Heath and I packed up dry bivvy kits and headed off at 5:15, only a few miles short of the Wigwam camp, it turned out. The track followed the Wigwam river down to one of the traditional cruxes of the TD, "The Wall", a grungy push up a steep slippery slope which lasts several hundred meters. But as Peter pointed out, compared to Koko Claims, The Wall would be a walk in the park. And so it was, although the boggy single track before, during and after The Wall was another reason to be wary of drive trains eating themselves. The weather was still showery, but we finally got some bursts of strong sunshine. Peter and I reckon we only saw the sun for five hours over the first 2 and a half days.
I was hoping the dull achilles pain of the day before was an aberration. Alas no. I stopped somewhere in the bog to set the left hand cleat all the way back, then adjusted it again once The Wall (also tackled in sneakers) was out of the way, to get the angle right. Soft pedalling the left side was to be the order of the day. It was only day three and I was potentially in big trouble. Further big days were hardly going to permit recovery. Additionally, in the undercarriage department I had developed some painfull wear-points with the "dhb" knicks I had worn during the first two days. I've done enough 24 hr races to know that it was important these didn't get any worse, so was hoping my alternate "Velocio" set, with a different tread pattern, would provide an antidote to such problems. At least so far so good in this case.
Heath, Peter and I all came together near the top of Galton pass where a few snow drifts were encountered, but nothing too odious. The descent down to the Canada/US border crossing at Roosville was a white knuckle affair. Consistently steep and fast on a drifting loose gravel nearly the whole way. The transition from gloomy Canadian wilderness to the sunshine of open valleys and soon-to-be Montana was stunning, like flicking a switch. At the border the customs man was a friendly chap who welcomed me back to the US and wished me luck. Peter, Heath and I underwent a wardrobe change before heading south to Eureka for brunch and resupply. A voluminous "smothered" breakfast burrito and hash browns certainly hit the spot. Resupply happened at the gas station over the road. I was starting to get the hang of this resupply thing. It was here that I started on my regime of painkillers (Advil), to keep various pains in check, including a new one, the outside of my left knee. Off again.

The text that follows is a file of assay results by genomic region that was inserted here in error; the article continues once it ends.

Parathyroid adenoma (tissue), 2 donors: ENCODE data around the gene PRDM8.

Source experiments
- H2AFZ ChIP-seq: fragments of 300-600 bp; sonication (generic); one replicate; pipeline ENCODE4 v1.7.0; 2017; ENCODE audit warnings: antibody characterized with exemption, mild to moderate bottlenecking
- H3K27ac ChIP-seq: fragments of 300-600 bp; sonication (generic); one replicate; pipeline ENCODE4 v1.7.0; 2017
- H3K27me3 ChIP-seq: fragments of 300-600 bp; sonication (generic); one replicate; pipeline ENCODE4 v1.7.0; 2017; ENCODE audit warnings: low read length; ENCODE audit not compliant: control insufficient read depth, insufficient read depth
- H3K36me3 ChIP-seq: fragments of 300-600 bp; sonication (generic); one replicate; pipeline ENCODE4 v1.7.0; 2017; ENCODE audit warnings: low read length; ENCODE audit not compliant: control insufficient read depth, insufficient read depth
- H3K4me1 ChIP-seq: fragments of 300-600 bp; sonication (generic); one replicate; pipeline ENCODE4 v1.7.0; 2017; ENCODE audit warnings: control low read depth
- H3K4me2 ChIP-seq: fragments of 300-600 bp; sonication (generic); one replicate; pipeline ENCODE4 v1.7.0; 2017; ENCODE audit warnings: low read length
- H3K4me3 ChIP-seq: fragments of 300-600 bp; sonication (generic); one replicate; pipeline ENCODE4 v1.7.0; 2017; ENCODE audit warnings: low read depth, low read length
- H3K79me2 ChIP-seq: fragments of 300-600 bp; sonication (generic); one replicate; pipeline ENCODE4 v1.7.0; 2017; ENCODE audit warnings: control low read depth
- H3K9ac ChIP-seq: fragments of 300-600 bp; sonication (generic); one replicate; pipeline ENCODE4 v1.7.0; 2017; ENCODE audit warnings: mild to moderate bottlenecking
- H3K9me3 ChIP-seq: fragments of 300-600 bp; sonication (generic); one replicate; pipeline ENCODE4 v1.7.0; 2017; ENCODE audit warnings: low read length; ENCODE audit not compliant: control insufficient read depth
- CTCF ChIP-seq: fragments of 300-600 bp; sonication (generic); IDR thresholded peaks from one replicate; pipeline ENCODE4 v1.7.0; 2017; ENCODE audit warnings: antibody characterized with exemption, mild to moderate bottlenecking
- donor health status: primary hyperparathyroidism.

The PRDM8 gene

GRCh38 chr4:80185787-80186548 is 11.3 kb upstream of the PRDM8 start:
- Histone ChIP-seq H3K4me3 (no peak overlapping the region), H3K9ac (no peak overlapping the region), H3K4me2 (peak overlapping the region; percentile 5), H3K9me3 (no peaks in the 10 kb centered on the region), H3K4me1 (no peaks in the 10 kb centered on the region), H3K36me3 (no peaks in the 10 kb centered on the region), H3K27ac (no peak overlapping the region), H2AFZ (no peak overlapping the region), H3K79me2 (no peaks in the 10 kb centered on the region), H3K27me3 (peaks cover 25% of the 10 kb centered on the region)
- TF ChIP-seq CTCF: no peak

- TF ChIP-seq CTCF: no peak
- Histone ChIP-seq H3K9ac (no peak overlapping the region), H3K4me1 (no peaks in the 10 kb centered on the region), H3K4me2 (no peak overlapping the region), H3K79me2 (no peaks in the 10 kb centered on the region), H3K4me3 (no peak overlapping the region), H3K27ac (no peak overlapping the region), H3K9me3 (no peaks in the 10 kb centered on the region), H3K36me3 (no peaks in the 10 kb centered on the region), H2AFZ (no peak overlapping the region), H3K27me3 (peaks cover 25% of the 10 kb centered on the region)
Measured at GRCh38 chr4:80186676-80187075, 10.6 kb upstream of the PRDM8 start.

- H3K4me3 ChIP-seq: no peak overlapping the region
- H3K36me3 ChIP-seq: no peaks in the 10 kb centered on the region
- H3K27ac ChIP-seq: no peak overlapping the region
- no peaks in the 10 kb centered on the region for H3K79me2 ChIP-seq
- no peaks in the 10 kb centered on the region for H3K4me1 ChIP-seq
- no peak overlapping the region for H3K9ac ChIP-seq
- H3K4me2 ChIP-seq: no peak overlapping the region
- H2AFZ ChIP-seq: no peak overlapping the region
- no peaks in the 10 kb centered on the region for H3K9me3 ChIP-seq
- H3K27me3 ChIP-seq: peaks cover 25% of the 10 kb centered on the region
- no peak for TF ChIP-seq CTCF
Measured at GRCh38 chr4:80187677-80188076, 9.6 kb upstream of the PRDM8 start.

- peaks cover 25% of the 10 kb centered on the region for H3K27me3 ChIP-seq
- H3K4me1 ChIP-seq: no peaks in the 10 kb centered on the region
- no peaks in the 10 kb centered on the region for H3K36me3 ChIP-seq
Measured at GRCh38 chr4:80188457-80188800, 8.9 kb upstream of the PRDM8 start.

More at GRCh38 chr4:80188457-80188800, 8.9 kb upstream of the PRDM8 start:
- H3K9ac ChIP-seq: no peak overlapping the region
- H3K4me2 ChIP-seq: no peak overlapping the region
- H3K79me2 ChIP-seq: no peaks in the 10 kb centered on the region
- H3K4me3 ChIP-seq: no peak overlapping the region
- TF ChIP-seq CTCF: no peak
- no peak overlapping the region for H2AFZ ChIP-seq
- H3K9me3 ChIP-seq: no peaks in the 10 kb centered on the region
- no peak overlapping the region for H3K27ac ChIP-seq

Two more passes were on the menu for the day. The first was over the Whitefish Divide, back into the Flathead valley, which had just the lone drift of snow to deal with at the top. The descent was a long fantastic scything run down a remote dry valley towards the North Fork Flathead River, with stupendous views of peaks of the Glacier National Park adorning the opposite side. After following this river for 15 km or so we turned up the next valley towards Red Meadow Lake Pass, which reputedly did have significant snow issues to negotiate. Sure enough, riding was swapped for trudging through several kms of snow, with the very lovely lake and backdrop perched in the middle. Soon it was back onto two wheels for another fast descent in rapidly fading light.
Heath and I pulled up at Upper Whitefish Lake and were so struck by its beauty we decided that bivvying here was preferable to pushing another hour or two to Whitefish and finding a hotel close to midnight. In hindsight, this is the sort of decision that costs you progress. Do this a few times over and you'll end up a day behind where you might have been. As a general rule if conditions permit you should keep going. But given the state of my achilles, and the tranquil setting, I was happy to aim for an earlier night, even if sleeping with the bears. No regrets.
We bundled our food into a collective bag, hung it off a bridge, and hit the hay. This was actually the only time I had the energy to hang food. In all other bivvy situations I ensured that any food wrappers were buried in several layers of plastic bags that were then stuffed in the bowls of my backpack placed outside my bivvy. Not ideal I know, but in most cases I simply lacked the energy to even contemplate using best practice. One thing for sure, there was no way I could hide my own smell, and if a bear fancied that I was stuffed.
(183 km, 2829 m climbing)
Tim Nipper on Red Meadow Lake Pass
Red Meadow Lake
Upper Whitefish Lake Camp